The adrenal system regulates your stress hormones, immune system, metabolism, blood pressure and can affect heart rate regulation and overall balance. When it is not functioning properly, sleep, focus, alertness, reaction times, concentration, forward-thinking are all negatively disturbed. In the demand of Elite gymnastics training, there is no room for this. A body being even five percent off of reaction time can make a set less high creating potential for landing injury. Air-sense and balance being “off” can lead to missed skills. This, of course, does not allow time for the body to recover properly and will alter how focused, accurate and how quick athlete movement response time is during practice. Feeling run-down, getting sick easily, feeling heavy legged, and having unrestful sleep continue the cycle. 

History shows us that the year after an Olympic cycle, many athletes will have a down year, either resting, working on full injury rehabilitation, taking a mental break to enjoy their accomplishments, and then returning for a three-year push. Competition schedules – including the stress of international travel – need to take into account the domino effect of how system overload, so to speak, can affect recovery from the ramp-up and peak.

Brett McClure, USA Gymnastics Men’s High Performance Director, explained how delaying the 2020 Olympic Games a year took 25% of the preparation time away. 

“We’re not even recovered from Tokyo and we’re already talking about preparing for Paris. And for the men, we’re significantly behind in our difficulty.”

On the men’s side, the trek from Juniors to Seniors, college and after can result in many career “phases.” Is there a need to be bulking up to become a ring specialist? Trimming down to be more efficient and lighter? Leaving an event and the difficulty achieved ‘as-is’ and focusing on evening out all events? Is the body aching too much and is it time to become an event specialist? Do we need muscle support because of a chronic injury that needs to be supported?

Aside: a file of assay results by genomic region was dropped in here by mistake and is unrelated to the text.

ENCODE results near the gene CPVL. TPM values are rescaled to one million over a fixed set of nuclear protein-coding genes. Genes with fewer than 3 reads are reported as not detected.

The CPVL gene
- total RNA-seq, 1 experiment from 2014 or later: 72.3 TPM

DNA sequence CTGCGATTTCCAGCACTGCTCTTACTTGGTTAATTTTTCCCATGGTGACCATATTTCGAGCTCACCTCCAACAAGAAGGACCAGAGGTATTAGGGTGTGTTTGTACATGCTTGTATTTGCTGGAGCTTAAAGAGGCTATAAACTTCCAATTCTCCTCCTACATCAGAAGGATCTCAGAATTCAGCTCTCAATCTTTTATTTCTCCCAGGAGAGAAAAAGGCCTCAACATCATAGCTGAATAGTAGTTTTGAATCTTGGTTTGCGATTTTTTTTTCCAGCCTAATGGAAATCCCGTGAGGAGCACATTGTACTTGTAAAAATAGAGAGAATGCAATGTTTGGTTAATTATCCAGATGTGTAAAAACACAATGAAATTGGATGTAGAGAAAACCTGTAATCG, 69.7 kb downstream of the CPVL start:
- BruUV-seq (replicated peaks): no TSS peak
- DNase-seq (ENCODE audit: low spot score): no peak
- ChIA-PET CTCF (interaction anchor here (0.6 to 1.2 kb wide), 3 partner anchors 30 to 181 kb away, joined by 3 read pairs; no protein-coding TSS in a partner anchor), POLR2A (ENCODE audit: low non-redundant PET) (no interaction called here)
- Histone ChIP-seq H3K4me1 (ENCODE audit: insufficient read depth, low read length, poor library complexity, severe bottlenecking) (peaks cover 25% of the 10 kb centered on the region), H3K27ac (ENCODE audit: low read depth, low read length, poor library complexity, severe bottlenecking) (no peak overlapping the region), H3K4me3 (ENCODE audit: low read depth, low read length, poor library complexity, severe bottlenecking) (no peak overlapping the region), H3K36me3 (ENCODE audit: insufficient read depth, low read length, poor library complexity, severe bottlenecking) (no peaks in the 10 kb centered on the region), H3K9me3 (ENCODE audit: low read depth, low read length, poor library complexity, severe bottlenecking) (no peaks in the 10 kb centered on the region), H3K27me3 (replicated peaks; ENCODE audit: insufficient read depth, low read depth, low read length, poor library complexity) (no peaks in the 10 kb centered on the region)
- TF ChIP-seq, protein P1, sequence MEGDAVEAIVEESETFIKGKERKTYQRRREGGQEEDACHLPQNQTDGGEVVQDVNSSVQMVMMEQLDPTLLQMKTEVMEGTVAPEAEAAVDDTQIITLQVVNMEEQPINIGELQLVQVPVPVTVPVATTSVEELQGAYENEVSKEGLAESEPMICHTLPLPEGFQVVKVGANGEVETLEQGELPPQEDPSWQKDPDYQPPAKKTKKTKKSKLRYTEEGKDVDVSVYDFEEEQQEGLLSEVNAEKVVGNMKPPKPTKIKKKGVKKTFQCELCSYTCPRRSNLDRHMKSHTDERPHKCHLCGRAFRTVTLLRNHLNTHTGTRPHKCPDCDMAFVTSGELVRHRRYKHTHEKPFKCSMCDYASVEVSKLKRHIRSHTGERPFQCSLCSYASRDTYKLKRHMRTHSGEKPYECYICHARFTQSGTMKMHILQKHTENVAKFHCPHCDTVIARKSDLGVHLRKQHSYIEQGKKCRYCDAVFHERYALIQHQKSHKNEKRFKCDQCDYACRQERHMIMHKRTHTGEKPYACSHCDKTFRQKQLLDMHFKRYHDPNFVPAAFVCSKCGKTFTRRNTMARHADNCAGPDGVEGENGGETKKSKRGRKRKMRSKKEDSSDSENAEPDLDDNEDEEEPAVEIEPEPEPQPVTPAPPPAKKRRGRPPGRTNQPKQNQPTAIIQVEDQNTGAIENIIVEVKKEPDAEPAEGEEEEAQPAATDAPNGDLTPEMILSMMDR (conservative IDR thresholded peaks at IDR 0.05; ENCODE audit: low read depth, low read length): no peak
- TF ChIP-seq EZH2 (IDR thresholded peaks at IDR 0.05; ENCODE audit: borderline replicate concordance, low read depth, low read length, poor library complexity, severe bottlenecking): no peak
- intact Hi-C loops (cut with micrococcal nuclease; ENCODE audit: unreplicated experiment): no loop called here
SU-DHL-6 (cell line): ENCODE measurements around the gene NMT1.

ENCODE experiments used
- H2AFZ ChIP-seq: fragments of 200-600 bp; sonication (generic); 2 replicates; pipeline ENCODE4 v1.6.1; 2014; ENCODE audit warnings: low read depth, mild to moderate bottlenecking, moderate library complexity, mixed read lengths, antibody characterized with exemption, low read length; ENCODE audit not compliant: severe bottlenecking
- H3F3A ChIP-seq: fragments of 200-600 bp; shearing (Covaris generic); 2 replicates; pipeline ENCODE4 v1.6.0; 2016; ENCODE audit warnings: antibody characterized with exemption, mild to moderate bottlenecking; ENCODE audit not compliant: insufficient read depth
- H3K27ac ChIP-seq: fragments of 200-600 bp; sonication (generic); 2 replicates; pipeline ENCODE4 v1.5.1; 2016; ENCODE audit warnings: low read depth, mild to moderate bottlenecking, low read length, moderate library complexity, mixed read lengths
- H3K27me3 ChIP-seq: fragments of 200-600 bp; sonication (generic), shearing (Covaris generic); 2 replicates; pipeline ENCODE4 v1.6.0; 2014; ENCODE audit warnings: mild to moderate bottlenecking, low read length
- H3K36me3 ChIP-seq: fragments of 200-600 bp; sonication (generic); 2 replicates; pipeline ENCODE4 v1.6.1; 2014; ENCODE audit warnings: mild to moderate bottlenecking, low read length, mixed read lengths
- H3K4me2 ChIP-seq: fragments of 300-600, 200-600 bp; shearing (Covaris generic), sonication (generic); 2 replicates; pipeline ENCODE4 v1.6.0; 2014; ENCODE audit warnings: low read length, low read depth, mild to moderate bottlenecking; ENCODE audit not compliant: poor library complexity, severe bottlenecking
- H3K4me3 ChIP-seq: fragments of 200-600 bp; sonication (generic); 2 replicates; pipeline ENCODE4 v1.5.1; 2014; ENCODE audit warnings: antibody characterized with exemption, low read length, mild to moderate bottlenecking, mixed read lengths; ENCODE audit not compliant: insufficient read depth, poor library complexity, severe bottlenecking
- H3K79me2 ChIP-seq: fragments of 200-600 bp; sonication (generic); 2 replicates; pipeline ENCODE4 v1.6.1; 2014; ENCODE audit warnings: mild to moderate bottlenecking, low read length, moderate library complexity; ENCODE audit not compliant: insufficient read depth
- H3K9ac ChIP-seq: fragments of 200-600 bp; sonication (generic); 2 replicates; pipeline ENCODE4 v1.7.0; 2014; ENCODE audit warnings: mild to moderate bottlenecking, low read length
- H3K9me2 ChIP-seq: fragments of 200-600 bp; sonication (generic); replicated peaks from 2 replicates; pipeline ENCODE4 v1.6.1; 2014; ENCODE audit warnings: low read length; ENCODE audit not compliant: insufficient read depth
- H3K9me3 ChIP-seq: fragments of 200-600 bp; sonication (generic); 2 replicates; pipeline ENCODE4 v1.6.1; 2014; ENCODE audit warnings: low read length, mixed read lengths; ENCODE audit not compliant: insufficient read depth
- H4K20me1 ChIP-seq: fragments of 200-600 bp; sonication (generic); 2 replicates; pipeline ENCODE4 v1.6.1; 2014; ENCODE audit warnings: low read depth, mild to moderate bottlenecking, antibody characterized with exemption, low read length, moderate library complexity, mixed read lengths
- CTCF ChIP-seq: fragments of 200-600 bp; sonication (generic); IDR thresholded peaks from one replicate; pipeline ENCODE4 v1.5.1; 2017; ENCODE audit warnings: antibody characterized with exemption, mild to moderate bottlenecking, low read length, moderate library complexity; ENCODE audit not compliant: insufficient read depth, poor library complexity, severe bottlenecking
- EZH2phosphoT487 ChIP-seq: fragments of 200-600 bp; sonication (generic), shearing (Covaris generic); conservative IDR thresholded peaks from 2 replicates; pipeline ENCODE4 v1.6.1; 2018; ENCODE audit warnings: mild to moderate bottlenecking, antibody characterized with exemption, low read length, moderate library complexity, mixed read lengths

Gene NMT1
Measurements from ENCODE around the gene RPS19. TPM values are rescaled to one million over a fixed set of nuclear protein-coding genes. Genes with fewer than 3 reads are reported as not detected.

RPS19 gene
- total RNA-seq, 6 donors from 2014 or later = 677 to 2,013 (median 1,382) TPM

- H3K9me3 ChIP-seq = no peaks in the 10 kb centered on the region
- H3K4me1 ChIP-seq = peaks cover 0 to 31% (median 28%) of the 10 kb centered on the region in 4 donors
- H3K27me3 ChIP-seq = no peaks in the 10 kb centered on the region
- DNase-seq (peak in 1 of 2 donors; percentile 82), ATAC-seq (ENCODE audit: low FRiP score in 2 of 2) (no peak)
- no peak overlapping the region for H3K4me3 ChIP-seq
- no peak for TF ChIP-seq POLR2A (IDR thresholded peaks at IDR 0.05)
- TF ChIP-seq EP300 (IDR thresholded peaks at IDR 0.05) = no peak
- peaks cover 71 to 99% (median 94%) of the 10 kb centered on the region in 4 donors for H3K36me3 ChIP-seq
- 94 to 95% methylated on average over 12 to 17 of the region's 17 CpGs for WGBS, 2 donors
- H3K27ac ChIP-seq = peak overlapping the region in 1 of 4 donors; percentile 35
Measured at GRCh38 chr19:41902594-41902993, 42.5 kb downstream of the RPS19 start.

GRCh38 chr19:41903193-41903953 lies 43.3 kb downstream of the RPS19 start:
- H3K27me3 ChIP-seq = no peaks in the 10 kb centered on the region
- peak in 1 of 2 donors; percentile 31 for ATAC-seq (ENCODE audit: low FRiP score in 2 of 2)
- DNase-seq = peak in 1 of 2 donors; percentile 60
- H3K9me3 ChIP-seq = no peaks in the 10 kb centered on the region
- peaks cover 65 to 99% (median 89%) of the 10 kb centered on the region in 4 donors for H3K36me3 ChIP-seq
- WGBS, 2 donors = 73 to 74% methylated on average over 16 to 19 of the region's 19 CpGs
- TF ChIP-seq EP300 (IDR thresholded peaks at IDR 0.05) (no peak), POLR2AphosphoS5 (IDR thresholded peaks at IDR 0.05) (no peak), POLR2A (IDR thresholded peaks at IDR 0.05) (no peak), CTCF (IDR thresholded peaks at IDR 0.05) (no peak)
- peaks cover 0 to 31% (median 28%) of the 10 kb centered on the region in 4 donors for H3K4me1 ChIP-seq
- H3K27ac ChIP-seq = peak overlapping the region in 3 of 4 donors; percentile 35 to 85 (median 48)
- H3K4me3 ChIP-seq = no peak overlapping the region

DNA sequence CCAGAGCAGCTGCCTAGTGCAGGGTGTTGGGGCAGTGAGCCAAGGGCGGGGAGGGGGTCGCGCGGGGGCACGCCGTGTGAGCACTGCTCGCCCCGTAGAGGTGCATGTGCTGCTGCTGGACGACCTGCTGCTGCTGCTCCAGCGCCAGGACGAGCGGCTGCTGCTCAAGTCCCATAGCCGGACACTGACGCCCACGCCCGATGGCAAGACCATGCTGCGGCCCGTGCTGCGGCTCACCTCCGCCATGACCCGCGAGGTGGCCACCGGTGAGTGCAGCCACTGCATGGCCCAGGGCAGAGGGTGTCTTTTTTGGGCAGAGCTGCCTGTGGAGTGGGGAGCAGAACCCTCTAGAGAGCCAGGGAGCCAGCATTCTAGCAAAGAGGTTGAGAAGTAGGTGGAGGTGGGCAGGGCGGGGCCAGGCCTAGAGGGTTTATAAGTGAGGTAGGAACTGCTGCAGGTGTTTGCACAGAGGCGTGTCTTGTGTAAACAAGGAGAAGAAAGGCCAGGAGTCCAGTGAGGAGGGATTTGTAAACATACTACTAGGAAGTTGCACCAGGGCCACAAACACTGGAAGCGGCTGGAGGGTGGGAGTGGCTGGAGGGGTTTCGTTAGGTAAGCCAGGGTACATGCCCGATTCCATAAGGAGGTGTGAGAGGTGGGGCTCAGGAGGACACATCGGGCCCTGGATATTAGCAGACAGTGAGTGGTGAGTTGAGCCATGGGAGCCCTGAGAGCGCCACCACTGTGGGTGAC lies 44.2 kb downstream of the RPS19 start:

All questions that are strategic in nature, because building – or re-formulating- one’s body make-up takes time. And increased difficulty does, too, as well as time and repetitions and drills. The effort and planning required to do so includes overloading muscle groups in lifting, weighted exercises, often creating muscle soreness and requiring added recovery and attention to nutrition so that the work done results in sustainable progress instead of the potential negative effects of overtraining.

Looking at Brody Malone, one can see the physical changes in his physique. Adding significant shoulder, back and general upper body girth and muscle mass, Malone’s goal since Tokyo in 2021 was to lay the groundwork for new skills, a three year training period, and the longevity to make it there. 

When asked about his physique noticeably changing even since Tokyo, Malone pointed out that  “I put on muscle pretty easily- which is a blessing and a curse- because I get stronger but then I get a lot heavier. I feel like I am kind of getting my ‘man strength’ as my coach likes to call it.”

Definitely it has helped me on rings, even though rings didn’t go so well today. The only thing it really hurts me on is pommels. But, pommels is always a struggle.”

McClure added, “We have essentially two years before we’re at Olympic Trials. So they retain that spot on National Team, try to make up four points in difficulty all while getting ready for Paris in two years.”

U.S. National Team Member Donnell Whittenburg understands the pressures that build to perform mentally year after year and the toll it all takes on his body. Ten seasons competing as a senior, he approaches things differently and with experience. 

“For so many years I felt I had to go out and do all the huge skills and throw everything out there. At this point in my career, I have to be strategic and smart, and I’ve learned how to play the game so that’s what I’m doing going forward.”  

Traditionally known for rings, vault and floor, he was a physical presence on the floor in often stark contrast to a lithe, narrow build. His shoulder muscles in sheer volume have allowed him to push limits on ring training resulting in strength and endurance, as well as an impressive vault block. Whittenburg, who made his first national team as a junior in 2010 says the key to his longevity is mental strength, along with the physical balance.

“When you are in a good headspace, the body will follow.”

Which really is the goal. And at the end of the day, it’s up to everyone – coaches, parents, support systems – to ensure the athletes have the best possible opportunity to not only compete in the marathon, but be at their very best while doing it.

Photos: Lloyd Smith for Inside Gymnastics; USA Gymnastics

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For More:

2022 U.S. Championships Senior Women’s Preview:

2022 U.S. Championships Junior Women’s Preview 

2022 U.S. Championships Senior Men’s Preview

U.S. Junior Champ Katelyn Jong Ready For The Jump To The Senior Ranks 

August 2022 Issue Preview!